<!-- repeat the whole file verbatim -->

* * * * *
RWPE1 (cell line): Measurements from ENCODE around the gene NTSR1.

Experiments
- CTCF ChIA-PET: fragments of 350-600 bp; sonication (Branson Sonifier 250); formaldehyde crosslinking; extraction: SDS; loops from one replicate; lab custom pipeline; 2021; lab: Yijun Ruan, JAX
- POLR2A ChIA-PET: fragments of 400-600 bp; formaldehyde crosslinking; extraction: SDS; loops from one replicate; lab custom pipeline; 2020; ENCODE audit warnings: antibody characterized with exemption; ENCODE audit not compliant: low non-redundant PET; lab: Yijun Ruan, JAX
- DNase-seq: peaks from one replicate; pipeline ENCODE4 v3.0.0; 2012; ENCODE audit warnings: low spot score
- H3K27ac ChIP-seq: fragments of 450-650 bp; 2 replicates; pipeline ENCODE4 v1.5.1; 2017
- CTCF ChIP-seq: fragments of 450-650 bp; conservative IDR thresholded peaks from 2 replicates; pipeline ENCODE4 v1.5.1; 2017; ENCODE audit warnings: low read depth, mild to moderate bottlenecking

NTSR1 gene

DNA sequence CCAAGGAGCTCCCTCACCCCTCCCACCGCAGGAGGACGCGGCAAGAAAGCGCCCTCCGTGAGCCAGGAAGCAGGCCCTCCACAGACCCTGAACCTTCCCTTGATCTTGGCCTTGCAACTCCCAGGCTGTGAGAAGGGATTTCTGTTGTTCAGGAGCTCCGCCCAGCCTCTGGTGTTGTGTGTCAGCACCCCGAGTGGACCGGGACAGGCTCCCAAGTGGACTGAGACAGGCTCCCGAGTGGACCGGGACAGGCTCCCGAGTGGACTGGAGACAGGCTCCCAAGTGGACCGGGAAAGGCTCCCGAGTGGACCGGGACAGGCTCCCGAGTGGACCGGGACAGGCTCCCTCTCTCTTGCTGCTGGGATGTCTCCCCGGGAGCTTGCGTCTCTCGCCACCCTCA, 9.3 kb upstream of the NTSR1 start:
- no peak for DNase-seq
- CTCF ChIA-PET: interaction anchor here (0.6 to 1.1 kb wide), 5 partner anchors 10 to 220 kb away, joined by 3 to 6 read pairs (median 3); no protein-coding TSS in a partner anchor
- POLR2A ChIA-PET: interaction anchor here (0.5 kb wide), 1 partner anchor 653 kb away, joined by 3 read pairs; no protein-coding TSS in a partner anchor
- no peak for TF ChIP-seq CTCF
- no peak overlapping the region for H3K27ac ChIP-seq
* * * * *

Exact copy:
RWPE1 (cell line): Measurements from ENCODE around the gene NTSR1.

Experiments
- CTCF ChIA-PET: fragments of 350-600 bp; sonication (Branson Sonifier 250); formaldehyde crosslinking; extraction: SDS; loops from one replicate; lab custom pipeline; 2021; lab: Yijun Ruan, JAX
- POLR2A ChIA-PET: fragments of 400-600 bp; formaldehyde crosslinking; extraction: SDS; loops from one replicate; lab custom pipeline; 2020; ENCODE audit warnings: antibody characterized with exemption; ENCODE audit not compliant: low non-redundant PET; lab: Yijun Ruan, JAX
- DNase-seq: peaks from one replicate; pipeline ENCODE4 v3.0.0; 2012; ENCODE audit warnings: low spot score
- H3K27ac ChIP-seq: fragments of 450-650 bp; 2 replicates; pipeline ENCODE4 v1.5.1; 2017
- CTCF ChIP-seq: fragments of 450-650 bp; conservative IDR thresholded peaks from 2 replicates; pipeline ENCODE4 v1.5.1; 2017; ENCODE audit warnings: low read depth, mild to moderate bottlenecking

NTSR1 gene

DNA sequence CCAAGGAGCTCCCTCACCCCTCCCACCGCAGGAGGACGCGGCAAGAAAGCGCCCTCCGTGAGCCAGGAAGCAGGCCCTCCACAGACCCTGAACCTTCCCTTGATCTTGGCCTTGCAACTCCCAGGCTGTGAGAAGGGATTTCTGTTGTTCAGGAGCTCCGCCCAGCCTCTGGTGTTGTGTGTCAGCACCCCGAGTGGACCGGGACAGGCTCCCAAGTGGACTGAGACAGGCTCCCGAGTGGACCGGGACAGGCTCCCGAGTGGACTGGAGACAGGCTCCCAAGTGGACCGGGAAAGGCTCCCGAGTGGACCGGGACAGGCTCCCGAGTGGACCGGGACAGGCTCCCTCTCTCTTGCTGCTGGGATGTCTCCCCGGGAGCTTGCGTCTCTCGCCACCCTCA, 9.3 kb upstream of the NTSR1 start:
- no peak for DNase-seq
- CTCF ChIA-PET: interaction anchor here (0.6 to 1.1 kb wide), 5 partner anchors 10 to 220 kb away, joined by 3 to 6 read pairs (median 3); no protein-coding TSS in a partner anchor
- POLR2A ChIA-PET: interaction anchor here (0.5 kb wide), 1 partner anchor 653 kb away, joined by 3 read pairs; no protein-coding TSS in a partner anchor
- no peak for TF ChIP-seq CTCF
- no peak overlapping the region for H3K27ac ChIP-seq